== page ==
November 11, 2010

Living London

“[Voices] … flow over our heads, around us, and under our feet in a ceaseless silent chorus.”
Castells’ “space of flows” – these voices are sealed inside the system and no one hears them when passing by; the only ones to hear are “those for whom they are intended.”

Content of the conversations
  • A City trader’s instructions
  • Party invitation [were invitations delivered by phone socially acceptable by now, compared to written ones?]
  • Household order to a tradesman

Traffic flow lessens during the night; calls are made for emergencies:
  • Call for a doctor
  • Fire
  • Police
Author gives extensive description of telephone use at the Stock Exchange, IMMEDIATELY following an account of the death-defying engineers and linesmen who repair and maintain the wires.  The hidden reading seems to be saying: 'the telephone is primarily for business use.'

National Telephone Company
  • Operators are recruited from well-to-do, respectable families (doctors, lawyers, etc.)
  • They need to be literate, numerate
  • Training given on full pay
  •  No night work, this is done by male colleagues
  • Women wear gloves while working to protect hands (!) – was it such rough work?  These ladies would not want to have hands that looked as if they belonged to working-class girls or washerwomen.
  •  The “kindly” NTC provided overalls for the girls to wear over their own dresses.  Otherwise a poorly dressed girl would be “distracted” by the fineries worn by her neighbour.  Socialist uniformity, or schoolroom discipline?

More space of flows
Telephone traffic has peaks and troughs, according to the business being conducted around London.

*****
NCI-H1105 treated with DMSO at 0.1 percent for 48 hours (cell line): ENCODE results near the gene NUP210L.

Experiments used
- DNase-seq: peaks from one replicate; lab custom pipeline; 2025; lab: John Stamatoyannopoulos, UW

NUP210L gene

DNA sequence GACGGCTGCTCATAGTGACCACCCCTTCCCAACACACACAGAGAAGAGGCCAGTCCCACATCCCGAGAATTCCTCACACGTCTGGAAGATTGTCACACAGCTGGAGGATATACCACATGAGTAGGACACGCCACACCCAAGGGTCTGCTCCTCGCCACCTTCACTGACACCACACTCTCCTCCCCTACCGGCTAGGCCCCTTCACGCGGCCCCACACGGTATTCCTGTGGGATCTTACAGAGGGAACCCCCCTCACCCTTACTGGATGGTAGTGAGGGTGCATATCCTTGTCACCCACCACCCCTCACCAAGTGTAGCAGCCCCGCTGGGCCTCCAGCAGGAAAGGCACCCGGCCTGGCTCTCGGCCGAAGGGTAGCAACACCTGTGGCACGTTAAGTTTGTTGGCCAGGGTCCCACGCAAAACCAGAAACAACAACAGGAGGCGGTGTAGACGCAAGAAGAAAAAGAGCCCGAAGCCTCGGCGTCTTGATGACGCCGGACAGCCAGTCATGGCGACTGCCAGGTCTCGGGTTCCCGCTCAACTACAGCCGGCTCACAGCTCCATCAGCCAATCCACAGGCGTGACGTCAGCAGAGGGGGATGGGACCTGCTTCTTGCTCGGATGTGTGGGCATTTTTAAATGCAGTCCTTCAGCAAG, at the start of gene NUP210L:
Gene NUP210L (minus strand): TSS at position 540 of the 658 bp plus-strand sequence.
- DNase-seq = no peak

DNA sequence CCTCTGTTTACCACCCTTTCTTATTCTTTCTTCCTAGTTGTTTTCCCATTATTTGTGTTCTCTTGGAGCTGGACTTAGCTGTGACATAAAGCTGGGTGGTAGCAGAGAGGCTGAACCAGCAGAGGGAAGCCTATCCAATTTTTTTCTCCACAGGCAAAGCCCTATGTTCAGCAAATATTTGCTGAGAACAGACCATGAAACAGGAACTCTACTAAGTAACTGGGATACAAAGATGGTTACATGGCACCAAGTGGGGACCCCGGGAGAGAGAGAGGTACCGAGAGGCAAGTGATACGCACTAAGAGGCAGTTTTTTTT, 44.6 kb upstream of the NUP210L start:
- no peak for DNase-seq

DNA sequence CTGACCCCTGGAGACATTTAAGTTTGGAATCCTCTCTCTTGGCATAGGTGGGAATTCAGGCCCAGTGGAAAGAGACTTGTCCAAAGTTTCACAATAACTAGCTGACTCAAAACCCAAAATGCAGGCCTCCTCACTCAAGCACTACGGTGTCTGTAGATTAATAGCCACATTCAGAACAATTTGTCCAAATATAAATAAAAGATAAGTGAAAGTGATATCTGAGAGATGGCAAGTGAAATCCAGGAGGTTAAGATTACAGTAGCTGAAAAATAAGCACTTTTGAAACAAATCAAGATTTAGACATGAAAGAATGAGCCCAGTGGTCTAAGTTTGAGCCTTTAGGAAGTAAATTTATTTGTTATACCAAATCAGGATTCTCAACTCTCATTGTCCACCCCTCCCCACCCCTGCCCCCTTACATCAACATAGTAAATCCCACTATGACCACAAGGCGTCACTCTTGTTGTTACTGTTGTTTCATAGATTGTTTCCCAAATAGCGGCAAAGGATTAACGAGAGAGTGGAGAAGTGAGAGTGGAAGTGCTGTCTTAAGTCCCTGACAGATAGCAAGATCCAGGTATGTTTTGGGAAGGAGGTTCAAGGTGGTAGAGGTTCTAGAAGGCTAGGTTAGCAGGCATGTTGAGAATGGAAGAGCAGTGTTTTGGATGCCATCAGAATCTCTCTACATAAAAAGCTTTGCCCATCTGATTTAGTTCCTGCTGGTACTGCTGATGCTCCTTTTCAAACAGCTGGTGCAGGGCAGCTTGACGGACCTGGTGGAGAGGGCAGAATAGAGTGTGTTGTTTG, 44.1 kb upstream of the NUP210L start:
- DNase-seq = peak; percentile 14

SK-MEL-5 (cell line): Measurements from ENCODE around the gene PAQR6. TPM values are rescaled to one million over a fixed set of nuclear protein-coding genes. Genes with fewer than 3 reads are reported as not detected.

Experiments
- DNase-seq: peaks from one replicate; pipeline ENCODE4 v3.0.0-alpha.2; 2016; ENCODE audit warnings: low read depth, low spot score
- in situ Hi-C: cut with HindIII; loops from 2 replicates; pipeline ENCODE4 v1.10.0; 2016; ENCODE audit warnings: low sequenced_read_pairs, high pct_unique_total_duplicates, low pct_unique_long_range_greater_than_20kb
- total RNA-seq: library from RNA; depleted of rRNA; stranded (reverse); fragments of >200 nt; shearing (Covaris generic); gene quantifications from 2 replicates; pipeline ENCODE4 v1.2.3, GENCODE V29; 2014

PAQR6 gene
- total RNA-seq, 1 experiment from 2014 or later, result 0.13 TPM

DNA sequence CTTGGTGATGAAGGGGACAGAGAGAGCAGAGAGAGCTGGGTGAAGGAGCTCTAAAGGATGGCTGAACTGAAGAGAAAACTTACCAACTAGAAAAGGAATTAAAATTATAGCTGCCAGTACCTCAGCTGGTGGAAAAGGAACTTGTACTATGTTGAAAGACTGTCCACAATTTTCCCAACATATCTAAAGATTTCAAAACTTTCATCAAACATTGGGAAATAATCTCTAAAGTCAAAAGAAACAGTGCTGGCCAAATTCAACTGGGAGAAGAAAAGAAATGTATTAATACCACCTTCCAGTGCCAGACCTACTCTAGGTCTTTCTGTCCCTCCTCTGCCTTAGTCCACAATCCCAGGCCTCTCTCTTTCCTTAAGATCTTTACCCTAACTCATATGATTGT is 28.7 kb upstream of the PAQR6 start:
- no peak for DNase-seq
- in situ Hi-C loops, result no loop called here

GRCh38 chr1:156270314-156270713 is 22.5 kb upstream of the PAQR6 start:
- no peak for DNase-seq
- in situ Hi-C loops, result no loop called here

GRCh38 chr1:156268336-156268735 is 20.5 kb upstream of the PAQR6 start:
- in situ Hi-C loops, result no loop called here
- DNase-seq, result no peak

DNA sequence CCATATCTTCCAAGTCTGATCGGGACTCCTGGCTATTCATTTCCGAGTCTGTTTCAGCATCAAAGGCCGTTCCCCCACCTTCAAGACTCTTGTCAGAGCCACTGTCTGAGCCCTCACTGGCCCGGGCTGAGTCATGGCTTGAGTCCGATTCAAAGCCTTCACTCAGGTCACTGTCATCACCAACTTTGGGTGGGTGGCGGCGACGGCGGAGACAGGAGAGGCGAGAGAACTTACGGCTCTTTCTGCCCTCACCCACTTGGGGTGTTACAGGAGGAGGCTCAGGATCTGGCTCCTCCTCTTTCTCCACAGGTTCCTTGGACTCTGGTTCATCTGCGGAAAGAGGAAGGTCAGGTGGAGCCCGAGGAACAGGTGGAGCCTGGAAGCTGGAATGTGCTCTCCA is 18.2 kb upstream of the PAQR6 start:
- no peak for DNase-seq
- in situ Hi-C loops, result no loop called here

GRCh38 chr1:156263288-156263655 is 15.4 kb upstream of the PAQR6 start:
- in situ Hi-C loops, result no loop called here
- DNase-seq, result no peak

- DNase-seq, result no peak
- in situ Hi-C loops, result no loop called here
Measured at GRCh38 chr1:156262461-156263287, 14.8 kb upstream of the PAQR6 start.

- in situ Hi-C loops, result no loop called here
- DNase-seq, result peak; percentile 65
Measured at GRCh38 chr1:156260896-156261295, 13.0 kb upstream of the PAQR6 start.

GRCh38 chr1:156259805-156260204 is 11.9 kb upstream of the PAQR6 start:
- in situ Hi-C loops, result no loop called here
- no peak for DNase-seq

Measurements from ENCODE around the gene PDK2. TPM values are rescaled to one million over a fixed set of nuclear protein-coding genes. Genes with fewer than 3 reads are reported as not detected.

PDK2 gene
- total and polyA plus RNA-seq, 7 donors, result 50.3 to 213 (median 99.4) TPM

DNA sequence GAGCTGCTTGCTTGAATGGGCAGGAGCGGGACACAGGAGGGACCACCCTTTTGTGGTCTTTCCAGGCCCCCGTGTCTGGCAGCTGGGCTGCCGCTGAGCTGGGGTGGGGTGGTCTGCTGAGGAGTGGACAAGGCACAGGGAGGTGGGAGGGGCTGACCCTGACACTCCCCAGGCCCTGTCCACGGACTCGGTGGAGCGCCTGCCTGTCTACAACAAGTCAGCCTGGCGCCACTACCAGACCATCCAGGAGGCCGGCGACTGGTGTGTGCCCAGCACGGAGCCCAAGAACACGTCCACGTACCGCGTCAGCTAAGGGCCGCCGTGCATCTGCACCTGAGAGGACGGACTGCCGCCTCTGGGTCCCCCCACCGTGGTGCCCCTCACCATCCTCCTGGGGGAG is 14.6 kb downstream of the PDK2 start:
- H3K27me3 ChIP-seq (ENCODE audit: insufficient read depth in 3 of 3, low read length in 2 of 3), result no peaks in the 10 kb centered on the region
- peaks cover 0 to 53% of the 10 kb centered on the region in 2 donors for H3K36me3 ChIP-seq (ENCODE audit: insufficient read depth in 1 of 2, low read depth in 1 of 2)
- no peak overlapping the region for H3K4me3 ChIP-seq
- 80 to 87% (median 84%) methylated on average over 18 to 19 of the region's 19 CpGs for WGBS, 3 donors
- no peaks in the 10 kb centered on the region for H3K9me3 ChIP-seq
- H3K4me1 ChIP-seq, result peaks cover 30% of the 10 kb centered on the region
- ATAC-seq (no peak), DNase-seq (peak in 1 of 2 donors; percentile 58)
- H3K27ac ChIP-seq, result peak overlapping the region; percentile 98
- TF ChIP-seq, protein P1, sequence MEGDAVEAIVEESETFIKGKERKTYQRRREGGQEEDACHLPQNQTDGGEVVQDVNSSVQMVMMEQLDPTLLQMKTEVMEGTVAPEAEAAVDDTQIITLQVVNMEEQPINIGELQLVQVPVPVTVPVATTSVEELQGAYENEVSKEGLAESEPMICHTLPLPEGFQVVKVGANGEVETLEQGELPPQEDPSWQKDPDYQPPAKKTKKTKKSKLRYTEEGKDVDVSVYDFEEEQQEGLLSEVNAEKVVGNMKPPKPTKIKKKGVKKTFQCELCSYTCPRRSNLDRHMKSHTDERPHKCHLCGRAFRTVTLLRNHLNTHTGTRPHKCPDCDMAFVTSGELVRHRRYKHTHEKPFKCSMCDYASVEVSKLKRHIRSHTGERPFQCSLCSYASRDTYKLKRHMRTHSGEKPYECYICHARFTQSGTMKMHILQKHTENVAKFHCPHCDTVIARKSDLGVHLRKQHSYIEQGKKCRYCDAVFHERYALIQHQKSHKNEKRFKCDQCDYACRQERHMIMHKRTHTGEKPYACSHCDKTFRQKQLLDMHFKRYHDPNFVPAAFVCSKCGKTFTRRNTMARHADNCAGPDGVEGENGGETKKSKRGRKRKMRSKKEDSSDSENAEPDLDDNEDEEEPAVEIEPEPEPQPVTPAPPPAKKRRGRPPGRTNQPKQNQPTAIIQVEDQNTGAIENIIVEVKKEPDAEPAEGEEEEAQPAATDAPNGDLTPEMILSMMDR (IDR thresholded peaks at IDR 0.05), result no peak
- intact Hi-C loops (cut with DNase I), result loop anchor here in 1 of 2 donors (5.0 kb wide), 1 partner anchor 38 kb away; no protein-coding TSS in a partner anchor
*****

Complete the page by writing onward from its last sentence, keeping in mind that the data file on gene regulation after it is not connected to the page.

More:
• The City stops its activities at 7.00pm
  • West End is busy 10.00pm till midnight
  • Holborn wakes up early – residents here have dealings with Smithfield Meat Market
The exchange as a temporal microcosm of all of London life

Operators’ dining facilities
Much is made (here, and elsewhere) of the sumptuous and generous catering facilities available to the operators.  Scant reference is made to the girls’ actual duties, general working conditions, relationships with supervisors/other operators, the public’s perception of their job.  I don’t think we have any first-hand accounts from operators themselves about their job?  Why this imbalance in reporting?
  • Need to present the job in favourable light in order to attract new recruits: high turnover (?) – girls left upon marriage and had to be replaced.
  • This was a menial job performed by single girls whose job prospects in these years were seriously circumscribed.  But their participation was VITAL for the running of the telephone system – if the girls decided to down tools and strike, the whole telephone network would be useless.  By emphasising the fringe benefits, perhaps we are pampering to the operators to keep them satisfied (and not pack in their jobs)?  And perhaps by emphasising these benefits, the general public is left with the impression that the telephone company holds its operators in high esteem and appreciates the part the girls play in keeping the system up and running every day?

Henry Thompson.  “Telephone London.”  In Living London.  Vol. III., ed. George R. Sims.  London, 1903; p.115-119.

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Digital Telephone Book by Elizabeth Chairopoulou is licensed under a Creative Commons Attribution-NonCommercial-NoDerivs 3.0 Unported License.